How aligning the subject matter of a Facebook ad with the audience affects email acquisition rate Experiment ID: #6793

Hoover Institution

Experiment Summary

Timeframe: 7/13/2016 - 6/10/2017

The Hoover Institution was promoting their daily policy rundown newsletter, the Hoover Daily Report on Facebook to several audiences that had a variety of policy interests, including the economy, foreign policy, and many more. They were curious to see if focusing on one of these issues would result in an increase in email acquisition when tested against a general Hoover-focused ad. They created two ad variants to focus on the two commonly shared policy interests across the test audiences: one focusing on economic policy and one on foreign policy.

They launched a three-way test to determine which ad led to the best conversion rate.

Research Question

Will a single-issue ad increase conversion over a general newsletter offer?

Design

C: Hoover
T1: Economic
T2: Foreign Policy

Results

Treatment Name Conv. Rate Relative Difference Confidence
C: Hoover 0.70%
T1: Economic 0.54% -23.6% 100.0%
T2: Foreign Policy 0.77% 9.7% 98.6%

This experiment has a required sample size of 14,384 in order to be valid. Since the experiment had a total sample size of 521,617, and the level of confidence is above 95% the experiment results are valid.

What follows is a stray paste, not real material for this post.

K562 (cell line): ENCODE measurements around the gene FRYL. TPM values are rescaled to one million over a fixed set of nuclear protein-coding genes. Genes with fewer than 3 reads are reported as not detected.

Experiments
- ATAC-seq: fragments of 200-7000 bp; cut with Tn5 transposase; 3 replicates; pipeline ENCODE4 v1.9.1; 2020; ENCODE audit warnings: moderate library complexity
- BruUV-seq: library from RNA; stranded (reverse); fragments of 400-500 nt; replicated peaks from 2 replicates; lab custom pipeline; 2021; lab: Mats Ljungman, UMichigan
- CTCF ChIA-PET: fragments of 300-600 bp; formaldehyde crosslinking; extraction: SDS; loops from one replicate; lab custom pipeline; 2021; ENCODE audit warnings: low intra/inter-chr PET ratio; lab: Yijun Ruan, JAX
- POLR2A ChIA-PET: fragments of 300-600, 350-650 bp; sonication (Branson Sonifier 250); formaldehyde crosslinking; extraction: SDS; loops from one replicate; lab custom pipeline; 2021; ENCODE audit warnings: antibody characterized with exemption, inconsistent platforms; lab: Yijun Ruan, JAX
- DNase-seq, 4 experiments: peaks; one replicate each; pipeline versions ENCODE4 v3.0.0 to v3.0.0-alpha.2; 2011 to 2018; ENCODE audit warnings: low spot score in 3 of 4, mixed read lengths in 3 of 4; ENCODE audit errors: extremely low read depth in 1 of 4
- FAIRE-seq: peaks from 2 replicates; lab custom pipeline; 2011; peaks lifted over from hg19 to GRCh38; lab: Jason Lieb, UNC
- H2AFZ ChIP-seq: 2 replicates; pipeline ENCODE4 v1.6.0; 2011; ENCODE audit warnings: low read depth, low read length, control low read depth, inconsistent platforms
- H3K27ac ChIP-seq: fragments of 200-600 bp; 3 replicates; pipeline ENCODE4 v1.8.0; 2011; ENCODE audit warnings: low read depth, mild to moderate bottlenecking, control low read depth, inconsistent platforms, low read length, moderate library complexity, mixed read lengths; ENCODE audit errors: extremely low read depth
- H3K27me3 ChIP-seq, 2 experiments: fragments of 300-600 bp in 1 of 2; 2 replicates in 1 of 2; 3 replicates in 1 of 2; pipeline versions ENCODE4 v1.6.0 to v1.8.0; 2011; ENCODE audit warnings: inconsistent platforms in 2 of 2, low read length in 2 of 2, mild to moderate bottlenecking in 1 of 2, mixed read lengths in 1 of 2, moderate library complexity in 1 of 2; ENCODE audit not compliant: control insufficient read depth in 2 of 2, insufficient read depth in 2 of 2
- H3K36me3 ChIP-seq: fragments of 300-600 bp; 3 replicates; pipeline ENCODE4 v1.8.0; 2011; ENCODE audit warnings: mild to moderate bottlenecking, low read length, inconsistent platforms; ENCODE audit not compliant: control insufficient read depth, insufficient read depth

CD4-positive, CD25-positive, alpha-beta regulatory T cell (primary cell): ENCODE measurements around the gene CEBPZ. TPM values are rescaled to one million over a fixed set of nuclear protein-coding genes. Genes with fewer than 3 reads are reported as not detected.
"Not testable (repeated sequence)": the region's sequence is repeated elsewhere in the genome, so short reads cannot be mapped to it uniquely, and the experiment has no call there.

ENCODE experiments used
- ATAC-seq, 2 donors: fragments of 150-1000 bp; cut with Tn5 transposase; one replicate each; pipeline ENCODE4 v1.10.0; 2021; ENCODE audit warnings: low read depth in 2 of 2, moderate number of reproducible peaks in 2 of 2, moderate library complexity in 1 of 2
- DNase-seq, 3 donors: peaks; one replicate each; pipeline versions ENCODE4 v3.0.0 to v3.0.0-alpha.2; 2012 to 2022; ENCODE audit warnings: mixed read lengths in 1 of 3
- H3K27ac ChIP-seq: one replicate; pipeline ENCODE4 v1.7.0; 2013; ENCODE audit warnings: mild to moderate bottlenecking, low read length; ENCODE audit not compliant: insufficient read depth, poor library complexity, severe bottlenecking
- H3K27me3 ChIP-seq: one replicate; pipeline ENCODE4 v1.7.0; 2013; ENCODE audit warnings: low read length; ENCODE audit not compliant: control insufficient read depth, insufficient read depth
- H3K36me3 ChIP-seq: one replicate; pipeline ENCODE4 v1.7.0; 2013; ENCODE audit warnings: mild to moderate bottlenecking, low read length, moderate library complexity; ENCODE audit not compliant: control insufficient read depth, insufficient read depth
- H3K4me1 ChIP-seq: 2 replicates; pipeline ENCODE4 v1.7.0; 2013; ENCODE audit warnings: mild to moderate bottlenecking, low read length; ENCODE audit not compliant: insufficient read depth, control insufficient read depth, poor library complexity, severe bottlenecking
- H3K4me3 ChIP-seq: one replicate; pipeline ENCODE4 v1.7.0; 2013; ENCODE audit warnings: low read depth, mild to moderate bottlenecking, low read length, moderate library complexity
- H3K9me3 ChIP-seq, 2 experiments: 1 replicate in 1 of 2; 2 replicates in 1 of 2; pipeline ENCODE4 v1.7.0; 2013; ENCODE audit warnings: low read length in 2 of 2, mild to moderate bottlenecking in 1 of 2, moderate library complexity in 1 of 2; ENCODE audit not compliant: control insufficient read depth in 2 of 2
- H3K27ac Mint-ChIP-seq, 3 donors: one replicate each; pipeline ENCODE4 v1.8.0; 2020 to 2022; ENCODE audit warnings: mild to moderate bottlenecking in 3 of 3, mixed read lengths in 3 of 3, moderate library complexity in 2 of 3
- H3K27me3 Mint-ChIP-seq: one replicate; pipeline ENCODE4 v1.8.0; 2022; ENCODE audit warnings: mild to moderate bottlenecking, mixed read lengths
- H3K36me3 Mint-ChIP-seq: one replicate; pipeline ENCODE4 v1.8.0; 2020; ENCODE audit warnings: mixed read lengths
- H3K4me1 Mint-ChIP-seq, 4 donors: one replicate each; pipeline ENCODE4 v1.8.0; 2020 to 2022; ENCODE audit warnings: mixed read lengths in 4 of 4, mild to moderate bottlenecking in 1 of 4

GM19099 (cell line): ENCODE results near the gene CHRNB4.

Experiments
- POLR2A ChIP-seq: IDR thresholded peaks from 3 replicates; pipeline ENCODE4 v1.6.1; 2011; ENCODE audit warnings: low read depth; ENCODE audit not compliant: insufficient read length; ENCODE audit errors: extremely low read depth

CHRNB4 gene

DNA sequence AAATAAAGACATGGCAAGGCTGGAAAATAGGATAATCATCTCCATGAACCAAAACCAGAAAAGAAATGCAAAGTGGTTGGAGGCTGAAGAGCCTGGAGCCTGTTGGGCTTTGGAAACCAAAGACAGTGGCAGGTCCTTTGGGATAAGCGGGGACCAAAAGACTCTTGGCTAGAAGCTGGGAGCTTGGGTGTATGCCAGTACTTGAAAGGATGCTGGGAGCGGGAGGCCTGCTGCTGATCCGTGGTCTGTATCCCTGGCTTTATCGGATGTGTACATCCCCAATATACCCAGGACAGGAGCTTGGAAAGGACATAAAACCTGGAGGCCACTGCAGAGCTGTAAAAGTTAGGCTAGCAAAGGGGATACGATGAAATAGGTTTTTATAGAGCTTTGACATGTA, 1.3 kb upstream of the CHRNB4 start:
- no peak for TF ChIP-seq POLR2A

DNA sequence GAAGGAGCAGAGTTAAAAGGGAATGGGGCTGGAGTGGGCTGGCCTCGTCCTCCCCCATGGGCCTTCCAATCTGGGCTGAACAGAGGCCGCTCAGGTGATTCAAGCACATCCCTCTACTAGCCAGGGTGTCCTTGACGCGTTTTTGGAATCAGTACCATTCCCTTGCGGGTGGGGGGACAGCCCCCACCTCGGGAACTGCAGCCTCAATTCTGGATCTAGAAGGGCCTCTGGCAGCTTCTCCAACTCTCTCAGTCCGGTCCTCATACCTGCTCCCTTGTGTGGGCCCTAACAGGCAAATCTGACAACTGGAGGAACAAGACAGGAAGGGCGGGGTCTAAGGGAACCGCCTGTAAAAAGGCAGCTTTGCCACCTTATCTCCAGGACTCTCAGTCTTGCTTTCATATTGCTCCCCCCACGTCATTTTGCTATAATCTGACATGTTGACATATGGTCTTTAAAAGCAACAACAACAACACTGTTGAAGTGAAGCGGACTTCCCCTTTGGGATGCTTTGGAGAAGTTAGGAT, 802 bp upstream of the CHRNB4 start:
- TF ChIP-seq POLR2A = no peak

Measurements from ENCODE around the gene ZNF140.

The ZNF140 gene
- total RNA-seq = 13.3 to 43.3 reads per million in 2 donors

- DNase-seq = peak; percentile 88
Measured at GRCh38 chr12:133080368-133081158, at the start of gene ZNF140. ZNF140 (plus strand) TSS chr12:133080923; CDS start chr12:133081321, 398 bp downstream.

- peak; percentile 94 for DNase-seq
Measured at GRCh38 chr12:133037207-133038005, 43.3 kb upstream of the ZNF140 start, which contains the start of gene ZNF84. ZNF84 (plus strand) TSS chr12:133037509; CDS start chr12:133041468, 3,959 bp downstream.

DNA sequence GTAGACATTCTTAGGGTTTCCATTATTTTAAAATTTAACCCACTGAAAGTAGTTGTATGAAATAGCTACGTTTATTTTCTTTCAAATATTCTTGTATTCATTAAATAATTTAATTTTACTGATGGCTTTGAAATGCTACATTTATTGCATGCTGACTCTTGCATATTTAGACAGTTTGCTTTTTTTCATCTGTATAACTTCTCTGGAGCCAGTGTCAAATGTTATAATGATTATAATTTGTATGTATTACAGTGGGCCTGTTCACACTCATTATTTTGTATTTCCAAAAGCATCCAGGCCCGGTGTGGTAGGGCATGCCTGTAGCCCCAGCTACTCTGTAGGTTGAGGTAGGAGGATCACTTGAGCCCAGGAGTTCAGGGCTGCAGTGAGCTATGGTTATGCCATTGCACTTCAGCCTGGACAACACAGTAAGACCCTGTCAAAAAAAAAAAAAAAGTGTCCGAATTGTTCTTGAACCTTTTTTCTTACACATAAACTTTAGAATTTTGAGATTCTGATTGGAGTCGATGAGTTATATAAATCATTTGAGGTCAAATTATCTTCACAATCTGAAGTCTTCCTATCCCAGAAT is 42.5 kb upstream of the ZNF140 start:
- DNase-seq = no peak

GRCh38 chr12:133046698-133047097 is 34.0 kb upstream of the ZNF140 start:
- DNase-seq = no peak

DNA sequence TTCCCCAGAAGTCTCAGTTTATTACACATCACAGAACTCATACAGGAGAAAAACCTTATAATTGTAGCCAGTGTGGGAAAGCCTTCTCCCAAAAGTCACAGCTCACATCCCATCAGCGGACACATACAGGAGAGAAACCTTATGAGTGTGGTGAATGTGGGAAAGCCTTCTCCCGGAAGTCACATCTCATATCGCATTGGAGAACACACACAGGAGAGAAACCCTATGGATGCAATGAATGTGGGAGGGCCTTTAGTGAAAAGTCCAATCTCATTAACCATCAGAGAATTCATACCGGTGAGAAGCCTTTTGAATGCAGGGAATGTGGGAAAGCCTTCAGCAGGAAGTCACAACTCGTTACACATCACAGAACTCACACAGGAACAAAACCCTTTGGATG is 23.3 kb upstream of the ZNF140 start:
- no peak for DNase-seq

Flux Metrics Affected

The Flux Metrics analyze the three primary metrics that affect revenue (traffic, conversion rate, and average gift). This experiment produced the following results:

    0% increase in traffic
× 9.7% increase in conversion rate
× 0% increase in average gift

Key Learnings

The two ad treatments saw a wide variance in results. The economic policy-focused ad produced a 23.6% decrease in conversions, while the foreign policy-focused ad produced a 9.7% increase over the control. This does not necessarily indicate that a foreign policy-focused ad is the best treatment for Hoover Daily Report as a whole. However, it does show that with these target audiences, a foreign policy focus results in the best cost-per-acquisition. This result prompted further testing across various audiences—especially ones that specialized in foreign policy and economics—to see if the results hold true.


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Experiment Documented by...

Jeff Giddens

Jeff is the President at NextAfter. If you have any questions about this experiment or would like additional details not discussed above, please feel free to contact them directly.